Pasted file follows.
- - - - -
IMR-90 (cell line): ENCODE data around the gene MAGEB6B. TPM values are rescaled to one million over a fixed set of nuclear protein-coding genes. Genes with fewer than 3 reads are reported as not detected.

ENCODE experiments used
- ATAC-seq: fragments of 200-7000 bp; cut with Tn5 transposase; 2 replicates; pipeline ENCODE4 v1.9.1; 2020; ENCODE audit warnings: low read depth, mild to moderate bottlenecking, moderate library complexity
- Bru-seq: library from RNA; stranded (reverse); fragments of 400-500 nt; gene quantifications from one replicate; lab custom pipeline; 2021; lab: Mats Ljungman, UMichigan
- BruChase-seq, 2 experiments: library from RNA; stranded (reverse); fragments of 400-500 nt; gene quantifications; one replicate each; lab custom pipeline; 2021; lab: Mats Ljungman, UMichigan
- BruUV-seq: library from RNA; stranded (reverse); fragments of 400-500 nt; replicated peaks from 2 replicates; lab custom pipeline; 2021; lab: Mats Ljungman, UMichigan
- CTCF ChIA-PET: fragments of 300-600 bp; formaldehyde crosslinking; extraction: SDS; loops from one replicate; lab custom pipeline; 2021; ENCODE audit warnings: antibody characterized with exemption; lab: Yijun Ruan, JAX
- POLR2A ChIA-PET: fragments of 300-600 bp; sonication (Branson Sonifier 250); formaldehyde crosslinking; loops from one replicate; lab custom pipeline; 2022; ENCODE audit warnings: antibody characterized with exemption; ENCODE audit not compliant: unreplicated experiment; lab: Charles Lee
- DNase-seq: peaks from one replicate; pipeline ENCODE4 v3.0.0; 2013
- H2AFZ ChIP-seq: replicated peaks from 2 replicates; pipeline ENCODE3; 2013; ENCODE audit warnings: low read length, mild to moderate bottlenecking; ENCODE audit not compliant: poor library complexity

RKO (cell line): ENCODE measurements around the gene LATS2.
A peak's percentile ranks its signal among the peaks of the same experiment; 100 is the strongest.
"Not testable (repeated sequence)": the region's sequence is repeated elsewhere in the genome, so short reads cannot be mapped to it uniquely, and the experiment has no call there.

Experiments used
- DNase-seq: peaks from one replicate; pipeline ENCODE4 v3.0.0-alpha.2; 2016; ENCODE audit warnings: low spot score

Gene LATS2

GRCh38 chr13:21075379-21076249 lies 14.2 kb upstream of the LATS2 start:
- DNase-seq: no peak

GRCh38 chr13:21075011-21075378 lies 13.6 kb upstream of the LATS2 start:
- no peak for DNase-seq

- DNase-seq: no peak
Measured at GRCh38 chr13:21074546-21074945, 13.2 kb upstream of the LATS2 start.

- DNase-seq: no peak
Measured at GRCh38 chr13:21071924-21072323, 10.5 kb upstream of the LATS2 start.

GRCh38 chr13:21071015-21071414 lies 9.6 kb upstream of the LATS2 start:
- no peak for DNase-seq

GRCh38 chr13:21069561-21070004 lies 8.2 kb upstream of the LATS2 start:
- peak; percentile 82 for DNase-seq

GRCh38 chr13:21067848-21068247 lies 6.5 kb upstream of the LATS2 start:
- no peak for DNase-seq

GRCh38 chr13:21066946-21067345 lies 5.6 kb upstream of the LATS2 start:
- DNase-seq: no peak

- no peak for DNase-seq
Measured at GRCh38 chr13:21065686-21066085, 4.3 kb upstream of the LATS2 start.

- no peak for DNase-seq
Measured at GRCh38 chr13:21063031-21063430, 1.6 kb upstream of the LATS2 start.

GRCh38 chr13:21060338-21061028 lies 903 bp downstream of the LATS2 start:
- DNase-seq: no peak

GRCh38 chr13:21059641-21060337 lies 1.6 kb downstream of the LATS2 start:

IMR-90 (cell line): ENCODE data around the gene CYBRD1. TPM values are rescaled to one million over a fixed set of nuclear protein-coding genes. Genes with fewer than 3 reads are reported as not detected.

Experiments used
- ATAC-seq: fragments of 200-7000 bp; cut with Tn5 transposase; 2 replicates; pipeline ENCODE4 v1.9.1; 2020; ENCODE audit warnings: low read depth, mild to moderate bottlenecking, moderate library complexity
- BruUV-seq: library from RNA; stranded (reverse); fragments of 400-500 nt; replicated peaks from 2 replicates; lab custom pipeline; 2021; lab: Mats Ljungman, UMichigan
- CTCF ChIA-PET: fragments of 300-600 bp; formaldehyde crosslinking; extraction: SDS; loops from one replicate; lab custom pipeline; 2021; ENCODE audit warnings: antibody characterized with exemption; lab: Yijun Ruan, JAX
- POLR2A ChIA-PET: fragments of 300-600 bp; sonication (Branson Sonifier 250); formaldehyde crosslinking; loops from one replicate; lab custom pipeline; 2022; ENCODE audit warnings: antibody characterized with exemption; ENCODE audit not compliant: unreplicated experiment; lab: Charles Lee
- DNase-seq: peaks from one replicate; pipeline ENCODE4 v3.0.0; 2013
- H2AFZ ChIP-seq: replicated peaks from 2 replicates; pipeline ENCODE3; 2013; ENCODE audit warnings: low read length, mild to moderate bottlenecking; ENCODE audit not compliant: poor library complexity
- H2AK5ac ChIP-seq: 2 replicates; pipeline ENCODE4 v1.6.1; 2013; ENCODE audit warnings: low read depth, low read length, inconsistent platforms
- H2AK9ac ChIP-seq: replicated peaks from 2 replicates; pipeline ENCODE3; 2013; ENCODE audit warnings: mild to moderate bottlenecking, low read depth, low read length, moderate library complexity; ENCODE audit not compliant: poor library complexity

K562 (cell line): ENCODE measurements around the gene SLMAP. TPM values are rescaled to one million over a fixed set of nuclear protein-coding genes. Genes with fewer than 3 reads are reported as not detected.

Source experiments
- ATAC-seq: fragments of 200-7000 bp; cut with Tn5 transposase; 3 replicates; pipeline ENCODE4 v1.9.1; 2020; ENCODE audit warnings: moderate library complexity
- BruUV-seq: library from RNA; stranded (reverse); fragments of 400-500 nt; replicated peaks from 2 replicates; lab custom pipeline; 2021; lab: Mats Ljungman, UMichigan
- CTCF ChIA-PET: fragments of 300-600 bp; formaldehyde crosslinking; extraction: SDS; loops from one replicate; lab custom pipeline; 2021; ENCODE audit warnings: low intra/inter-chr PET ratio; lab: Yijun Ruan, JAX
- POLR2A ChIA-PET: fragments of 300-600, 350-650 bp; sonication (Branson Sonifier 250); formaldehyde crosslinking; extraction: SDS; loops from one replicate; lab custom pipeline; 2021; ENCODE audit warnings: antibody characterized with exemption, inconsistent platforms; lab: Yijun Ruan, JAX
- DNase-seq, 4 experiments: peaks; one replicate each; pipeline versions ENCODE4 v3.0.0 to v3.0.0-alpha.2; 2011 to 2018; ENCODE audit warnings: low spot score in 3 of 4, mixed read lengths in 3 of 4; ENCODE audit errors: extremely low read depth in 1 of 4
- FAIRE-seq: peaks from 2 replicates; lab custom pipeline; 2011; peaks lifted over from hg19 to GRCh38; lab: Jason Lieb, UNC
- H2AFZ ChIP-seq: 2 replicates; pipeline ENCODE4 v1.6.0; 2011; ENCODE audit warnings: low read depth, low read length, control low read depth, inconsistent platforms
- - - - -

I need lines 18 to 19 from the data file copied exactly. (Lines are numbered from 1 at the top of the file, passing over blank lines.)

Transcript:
- DNase-seq: no peak

GRCh38 chr13:21075011-21075378 lies 13.6 kb upstream of the LATS2 start: